Criminal Defense of Immigrants


§ 8.54 ii. Restitution

Skip to § 8.

For more text, click "Next Page>"

In determining whether a fraud or deceit offense constitutes an aggravated felony,[123] the amount of restitution can be decisive.  In these cases, the plea agreement and the entry of the plea should therefore be framed carefully so the amount of “loss” to the victim(s) from the exact offense of conviction is $10,000 or less.   See § 19.74, infra.  The same holds true for tax evasion offenses listed as aggravated felonies.  See § 19.93, infra.  In a jurisdiction in which restitution need be proven only by a preponderance, not beyond a reasonable doubt, and only to the satisfaction of the sentencing judge, not the jury, the standard of proof should be made clear on the record, to afford immigration counsel the chance to argue the restitution finding does not measure up to the high “clear and convincing” level of proof required to prove a fact essential to deportation or to other immigration consequences in which the government bears the burden of proof.[124]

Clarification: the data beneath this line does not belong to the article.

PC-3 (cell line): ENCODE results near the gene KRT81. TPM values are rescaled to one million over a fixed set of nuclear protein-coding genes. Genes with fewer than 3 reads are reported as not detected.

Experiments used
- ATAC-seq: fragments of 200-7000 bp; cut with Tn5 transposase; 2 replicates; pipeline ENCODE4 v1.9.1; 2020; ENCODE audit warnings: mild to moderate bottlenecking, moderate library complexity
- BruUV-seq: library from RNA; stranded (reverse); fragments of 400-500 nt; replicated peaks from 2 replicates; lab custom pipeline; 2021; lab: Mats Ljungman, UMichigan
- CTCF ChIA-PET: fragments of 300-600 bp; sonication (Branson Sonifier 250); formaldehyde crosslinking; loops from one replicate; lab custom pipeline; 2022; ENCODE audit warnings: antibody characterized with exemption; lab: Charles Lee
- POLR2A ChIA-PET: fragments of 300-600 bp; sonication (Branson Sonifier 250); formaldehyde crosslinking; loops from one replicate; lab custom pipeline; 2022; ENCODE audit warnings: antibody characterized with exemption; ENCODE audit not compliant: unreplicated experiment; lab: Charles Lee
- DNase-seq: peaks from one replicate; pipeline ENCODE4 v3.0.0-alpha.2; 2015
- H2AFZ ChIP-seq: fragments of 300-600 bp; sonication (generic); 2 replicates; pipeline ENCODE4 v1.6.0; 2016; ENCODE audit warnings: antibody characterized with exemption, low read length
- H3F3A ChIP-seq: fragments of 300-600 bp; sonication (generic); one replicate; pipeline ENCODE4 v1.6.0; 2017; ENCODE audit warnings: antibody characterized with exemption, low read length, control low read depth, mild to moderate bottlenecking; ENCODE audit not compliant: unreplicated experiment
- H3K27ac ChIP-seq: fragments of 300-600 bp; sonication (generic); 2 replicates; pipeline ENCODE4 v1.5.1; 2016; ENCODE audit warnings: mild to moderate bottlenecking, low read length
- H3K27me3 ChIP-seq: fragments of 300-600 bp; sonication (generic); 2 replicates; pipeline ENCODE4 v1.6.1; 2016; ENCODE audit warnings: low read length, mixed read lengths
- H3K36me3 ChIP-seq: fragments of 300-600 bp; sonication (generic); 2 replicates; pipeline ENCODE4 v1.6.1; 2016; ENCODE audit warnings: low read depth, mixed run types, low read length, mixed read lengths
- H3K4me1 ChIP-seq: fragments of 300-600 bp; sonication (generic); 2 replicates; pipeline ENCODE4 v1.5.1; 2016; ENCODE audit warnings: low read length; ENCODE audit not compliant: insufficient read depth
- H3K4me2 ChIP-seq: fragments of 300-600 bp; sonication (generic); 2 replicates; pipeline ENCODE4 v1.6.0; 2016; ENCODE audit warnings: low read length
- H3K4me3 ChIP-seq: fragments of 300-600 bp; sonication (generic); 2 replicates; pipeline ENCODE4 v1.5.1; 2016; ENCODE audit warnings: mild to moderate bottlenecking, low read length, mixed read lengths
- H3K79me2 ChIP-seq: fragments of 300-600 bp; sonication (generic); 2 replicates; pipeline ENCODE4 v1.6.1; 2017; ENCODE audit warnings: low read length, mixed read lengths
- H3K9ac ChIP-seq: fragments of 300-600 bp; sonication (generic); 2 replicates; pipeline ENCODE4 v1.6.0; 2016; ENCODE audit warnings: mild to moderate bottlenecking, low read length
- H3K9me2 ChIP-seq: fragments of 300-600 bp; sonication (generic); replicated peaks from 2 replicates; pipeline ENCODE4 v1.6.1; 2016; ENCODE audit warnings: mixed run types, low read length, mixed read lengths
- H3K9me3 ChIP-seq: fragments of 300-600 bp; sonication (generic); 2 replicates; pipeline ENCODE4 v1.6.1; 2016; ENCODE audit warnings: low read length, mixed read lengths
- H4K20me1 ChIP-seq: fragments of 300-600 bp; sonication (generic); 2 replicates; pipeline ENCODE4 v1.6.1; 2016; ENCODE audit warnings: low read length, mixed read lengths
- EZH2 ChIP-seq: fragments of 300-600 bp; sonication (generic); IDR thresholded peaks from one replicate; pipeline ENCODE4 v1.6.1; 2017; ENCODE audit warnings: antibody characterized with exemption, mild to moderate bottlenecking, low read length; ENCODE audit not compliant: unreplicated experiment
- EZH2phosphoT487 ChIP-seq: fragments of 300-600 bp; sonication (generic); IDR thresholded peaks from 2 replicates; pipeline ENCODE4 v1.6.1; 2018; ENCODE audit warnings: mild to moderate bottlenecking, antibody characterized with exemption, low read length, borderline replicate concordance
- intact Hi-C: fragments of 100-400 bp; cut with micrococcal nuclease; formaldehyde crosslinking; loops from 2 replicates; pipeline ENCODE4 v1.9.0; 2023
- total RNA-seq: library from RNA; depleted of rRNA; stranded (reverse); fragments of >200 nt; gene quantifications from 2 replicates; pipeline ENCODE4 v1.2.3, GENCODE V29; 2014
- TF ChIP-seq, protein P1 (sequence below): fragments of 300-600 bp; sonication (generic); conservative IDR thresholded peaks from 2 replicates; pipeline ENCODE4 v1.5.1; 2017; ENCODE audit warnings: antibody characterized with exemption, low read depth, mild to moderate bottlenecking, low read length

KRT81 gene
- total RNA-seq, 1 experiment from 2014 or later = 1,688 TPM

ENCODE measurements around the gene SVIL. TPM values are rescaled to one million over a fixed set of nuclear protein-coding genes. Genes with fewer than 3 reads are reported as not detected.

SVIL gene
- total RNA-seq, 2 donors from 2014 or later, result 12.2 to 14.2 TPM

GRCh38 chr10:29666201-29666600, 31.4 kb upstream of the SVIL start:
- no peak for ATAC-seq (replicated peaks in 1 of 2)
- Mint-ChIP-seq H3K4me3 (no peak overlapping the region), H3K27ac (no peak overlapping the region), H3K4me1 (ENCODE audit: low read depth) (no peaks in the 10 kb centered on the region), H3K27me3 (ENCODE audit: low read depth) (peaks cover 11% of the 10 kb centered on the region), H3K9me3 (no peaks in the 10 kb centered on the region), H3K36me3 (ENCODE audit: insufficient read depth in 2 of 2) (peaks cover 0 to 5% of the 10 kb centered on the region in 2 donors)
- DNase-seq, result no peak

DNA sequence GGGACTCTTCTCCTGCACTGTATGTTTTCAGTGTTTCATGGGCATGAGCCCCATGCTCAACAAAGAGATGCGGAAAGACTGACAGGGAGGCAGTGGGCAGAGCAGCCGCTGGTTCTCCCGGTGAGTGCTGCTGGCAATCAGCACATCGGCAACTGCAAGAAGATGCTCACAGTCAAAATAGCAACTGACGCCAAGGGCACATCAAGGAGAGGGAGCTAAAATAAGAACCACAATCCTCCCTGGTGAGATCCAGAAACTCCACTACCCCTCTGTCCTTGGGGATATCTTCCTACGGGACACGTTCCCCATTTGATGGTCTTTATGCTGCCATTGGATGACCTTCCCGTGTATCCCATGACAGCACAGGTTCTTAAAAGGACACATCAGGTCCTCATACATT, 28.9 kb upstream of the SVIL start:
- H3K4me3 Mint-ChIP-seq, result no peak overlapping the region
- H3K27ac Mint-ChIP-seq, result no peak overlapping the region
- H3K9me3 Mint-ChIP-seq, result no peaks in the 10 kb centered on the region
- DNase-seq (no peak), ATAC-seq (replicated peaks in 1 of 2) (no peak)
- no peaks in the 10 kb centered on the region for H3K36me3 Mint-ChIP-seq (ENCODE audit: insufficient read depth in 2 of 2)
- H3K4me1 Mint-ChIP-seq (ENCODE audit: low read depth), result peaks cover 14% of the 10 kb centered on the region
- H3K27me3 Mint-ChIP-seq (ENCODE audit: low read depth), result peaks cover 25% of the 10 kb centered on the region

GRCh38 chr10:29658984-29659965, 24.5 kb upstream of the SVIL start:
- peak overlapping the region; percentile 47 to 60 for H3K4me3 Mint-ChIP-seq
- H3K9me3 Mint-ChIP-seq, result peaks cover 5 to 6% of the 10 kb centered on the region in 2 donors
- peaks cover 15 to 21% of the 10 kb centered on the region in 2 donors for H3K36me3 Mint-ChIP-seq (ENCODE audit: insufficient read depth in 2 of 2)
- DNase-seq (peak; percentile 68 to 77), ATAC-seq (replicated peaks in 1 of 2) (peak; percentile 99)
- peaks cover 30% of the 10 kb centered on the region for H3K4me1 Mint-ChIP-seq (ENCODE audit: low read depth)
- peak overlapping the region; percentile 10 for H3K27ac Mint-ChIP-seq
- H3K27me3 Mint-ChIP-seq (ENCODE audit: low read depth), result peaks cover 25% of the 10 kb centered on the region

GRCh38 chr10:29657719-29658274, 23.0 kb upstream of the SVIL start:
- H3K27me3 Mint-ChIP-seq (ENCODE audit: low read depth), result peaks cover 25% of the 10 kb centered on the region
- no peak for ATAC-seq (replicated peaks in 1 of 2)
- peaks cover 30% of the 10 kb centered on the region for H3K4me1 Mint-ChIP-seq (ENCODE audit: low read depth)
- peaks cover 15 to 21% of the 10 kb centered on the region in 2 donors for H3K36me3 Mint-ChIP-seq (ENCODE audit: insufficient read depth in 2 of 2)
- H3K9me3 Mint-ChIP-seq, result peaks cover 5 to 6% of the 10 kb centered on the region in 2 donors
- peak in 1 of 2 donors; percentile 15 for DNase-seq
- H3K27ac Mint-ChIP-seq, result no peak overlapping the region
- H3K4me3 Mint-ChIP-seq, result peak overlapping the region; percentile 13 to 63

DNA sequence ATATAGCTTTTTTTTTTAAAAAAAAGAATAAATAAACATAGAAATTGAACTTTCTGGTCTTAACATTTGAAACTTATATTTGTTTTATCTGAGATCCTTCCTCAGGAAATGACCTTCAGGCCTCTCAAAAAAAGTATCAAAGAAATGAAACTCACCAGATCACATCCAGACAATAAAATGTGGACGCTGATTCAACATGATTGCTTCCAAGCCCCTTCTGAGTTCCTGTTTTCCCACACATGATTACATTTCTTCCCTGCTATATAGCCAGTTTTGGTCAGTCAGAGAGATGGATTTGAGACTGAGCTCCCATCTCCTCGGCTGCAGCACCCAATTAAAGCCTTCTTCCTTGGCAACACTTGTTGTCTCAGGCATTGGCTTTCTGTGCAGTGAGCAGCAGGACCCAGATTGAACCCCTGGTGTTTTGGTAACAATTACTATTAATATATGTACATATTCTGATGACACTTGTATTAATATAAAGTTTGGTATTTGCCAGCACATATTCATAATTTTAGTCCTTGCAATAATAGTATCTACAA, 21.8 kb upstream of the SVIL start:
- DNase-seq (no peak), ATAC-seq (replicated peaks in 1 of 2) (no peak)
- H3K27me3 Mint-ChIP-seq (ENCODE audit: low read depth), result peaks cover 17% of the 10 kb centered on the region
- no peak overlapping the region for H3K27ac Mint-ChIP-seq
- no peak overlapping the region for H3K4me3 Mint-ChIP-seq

[123] INA § 101(a)(43)(M)(i), 8 U.S.C. § 1101(a)(43)(M)(i).

[124] Obasohan v. U.S. Attorney General, 479 F.3d 785 (11th Cir. Feb. 23, 2007) (federal conviction of conspiracy to produce, use and traffic in counterfeit access devices, in violation of 18 U.S.C. § 1029(b)(2), with a restitution order for fraudulent use of other credit cards during the course of the conspiracy which had caused losses in excess of $37,000 to three financial institutions, issued pursuant to 18 U.S.C. § 3663, did not constitute an aggravated felony fraud offense, under INA § 101(a)(43)(M)(i), 8 U.S.C. § 1101(a)(43)(M)(i), for purposes of removal, because the restitution order, standing alone, had been issued by the sentencing judge under a preponderance standard, and the immigration court was required to make a loss to the victim finding by clear, unequivocal, and convincing evidence, and the restitution order, which in this case was the only document that made reference to any loss, was based on factual findings regarding conduct and loss amounts that were not charged, proven or admitted).